What is the hardest position to play in hockey? The Goalie

Hockey is not an easy sport to play.

Here is a quote from Hall of Famer and current Maple Leafs President Brendan Shanahan: 

Is hockey hard? I don’t know, you tell me. We need to have the strength and power of a football player, the stamina of a marathon runner, and the concentration of a brain surgeon. But we need to put all this together while moving at high speeds on a cold and slippery surface while 5 other guys use clubs to try and kill us. Oh yeah, did I mention that this whole time we’re standing on blades 1/8 of an inch thick? Is ice hockey hard? I don’t know, you tell me. Next question.

But of all of the positions – center, winger, defensemen and goalie – which position is the hardest?

The hardest position to play in hockey is the goalie. The goalie takes the longest to learn, is the most mental taxing, the most physically demanding, and often the biggest factor in determining whether a team wins or loses.

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Goalie takes the longest time to develop the necessary skill set

When a player is drafted into the NHL at 18 years old there is a small chance that he will play in the NHL the next season. There will always be 6 to 12 players end up playing in their first eligible season, but most will need a few more years to develop.

Of the 6 to 12 players that end up playing in their first year they will be mostly forwards with the odd defensemen included. The rest of the forwards and defensemen who end up making it to the NHL will end up trickling in over the next two to three years.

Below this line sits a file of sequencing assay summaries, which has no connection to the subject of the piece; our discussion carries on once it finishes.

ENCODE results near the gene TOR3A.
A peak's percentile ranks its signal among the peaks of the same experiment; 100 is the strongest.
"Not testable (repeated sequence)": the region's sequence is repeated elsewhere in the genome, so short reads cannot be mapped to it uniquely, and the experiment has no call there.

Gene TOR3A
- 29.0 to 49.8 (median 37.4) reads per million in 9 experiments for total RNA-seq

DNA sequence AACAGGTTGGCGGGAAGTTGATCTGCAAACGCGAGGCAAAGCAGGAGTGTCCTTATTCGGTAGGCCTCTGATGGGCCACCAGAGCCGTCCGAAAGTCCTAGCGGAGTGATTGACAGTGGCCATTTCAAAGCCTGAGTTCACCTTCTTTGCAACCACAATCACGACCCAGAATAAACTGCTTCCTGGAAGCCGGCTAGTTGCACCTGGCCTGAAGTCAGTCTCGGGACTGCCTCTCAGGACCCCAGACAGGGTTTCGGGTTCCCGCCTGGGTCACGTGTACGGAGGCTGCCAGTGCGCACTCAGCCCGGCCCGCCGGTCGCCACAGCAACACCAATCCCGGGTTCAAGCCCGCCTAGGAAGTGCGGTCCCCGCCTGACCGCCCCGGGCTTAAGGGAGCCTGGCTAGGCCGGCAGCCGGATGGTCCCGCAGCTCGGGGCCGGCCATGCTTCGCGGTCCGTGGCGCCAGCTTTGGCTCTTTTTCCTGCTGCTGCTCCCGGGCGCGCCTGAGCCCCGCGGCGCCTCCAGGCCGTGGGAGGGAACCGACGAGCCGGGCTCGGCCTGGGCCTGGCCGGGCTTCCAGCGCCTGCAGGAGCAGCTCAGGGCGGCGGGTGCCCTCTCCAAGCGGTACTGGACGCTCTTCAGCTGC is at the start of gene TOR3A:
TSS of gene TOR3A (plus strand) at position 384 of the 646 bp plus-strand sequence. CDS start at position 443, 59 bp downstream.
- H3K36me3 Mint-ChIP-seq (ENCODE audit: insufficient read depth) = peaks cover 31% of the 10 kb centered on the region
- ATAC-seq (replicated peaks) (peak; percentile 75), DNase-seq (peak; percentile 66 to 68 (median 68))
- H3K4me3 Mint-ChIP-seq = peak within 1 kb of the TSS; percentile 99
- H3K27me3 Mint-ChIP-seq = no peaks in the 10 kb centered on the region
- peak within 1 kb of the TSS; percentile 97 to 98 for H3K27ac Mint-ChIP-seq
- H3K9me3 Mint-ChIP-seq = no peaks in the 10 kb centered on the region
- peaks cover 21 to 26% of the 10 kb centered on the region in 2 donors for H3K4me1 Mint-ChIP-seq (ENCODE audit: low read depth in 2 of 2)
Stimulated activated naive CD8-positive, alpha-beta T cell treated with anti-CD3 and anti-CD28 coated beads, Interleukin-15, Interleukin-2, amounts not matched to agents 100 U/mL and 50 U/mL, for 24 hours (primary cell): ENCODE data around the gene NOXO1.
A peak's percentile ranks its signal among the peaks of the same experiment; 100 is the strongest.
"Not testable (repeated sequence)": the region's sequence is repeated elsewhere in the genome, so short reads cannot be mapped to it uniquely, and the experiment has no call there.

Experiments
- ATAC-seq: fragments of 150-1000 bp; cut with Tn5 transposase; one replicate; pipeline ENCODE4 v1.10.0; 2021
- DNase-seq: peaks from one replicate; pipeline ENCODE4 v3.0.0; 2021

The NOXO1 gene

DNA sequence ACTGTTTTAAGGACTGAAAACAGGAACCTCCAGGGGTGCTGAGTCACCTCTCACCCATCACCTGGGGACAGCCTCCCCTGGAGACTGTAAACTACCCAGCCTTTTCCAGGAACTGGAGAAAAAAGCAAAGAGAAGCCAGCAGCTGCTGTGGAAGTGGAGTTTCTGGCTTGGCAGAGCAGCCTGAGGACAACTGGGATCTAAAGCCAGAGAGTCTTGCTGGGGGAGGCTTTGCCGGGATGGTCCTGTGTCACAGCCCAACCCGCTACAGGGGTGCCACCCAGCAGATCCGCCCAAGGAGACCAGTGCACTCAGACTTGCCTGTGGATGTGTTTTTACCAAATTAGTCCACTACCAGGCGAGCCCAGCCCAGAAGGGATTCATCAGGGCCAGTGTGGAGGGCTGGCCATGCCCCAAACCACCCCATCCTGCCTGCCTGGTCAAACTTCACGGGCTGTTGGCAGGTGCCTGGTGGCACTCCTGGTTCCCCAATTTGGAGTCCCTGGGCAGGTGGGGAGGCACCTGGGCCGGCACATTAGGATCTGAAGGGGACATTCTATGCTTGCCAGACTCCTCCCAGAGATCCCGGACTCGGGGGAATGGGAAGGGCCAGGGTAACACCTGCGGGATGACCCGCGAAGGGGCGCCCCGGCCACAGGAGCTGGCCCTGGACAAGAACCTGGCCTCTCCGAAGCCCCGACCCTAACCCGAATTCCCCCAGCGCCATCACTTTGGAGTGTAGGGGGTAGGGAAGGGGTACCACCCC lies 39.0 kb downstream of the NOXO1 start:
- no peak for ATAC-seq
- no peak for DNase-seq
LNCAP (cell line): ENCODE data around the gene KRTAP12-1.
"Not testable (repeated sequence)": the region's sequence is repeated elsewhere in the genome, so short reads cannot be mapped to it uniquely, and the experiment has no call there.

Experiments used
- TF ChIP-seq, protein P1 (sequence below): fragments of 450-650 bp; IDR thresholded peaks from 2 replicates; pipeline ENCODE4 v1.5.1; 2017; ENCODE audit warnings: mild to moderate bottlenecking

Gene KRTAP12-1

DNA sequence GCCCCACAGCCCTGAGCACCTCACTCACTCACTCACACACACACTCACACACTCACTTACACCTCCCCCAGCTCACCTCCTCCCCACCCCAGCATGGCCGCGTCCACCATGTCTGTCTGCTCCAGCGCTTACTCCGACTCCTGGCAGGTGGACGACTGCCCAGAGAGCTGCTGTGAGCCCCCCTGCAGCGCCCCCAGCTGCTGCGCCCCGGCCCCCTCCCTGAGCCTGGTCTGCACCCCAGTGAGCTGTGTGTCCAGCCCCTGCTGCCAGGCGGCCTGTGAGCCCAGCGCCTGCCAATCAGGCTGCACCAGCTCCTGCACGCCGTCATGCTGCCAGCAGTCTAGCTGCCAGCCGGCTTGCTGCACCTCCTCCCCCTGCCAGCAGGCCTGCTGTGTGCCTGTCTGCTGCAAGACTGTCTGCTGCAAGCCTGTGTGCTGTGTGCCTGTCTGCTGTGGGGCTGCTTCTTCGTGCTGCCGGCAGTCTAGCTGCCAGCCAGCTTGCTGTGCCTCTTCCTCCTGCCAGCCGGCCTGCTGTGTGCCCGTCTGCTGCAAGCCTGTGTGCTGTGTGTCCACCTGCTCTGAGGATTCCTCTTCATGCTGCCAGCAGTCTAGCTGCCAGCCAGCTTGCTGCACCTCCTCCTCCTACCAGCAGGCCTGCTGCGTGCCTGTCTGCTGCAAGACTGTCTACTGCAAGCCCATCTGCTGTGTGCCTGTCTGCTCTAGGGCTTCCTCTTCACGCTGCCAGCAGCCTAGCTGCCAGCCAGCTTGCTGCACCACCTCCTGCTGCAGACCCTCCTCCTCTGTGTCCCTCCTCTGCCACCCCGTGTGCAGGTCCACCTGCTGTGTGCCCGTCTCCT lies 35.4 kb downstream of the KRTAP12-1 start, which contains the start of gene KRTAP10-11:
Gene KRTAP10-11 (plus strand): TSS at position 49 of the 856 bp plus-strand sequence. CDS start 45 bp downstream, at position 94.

But what about the goalies? Well, no one really knows what a good timeline for developing a goalie is other than – it will be awhile!

Goalies will often take until their mid-twenties to get to the NHL. That is 6-8 years after the player was drafted before they make the NHL. It is difficult to pick any player and predict whether they will translate into an NHL player, but with a goalie it is almost impossible. How do you scout someone who is 17 and project what they will be like at 25? 

This is why during the NHL draft most goalies will not be drafted until the 2nd round at the earliest. It is rare to see a goalie go in the first round. There are exceptions such as Marc-Andre Fleury (1st overall), Carey Price (5th overall) or Andrie Vasilevskiy (19th overall) who all went in the first round. 

It is much more common for a goalie to be chosen in the draft in later rounds or to come over from Europe as a free agent. For instance, some of the top goalies were drafted later such as Ben Bishop (85th overall 3rd round), Pekka Rinne (258th overall), Henrik Lundqvist (205th overall), Darcy Keumper (161st overall), Sergei Bobrovsky (undrafted), Braden Holtby (93rd overall) etc.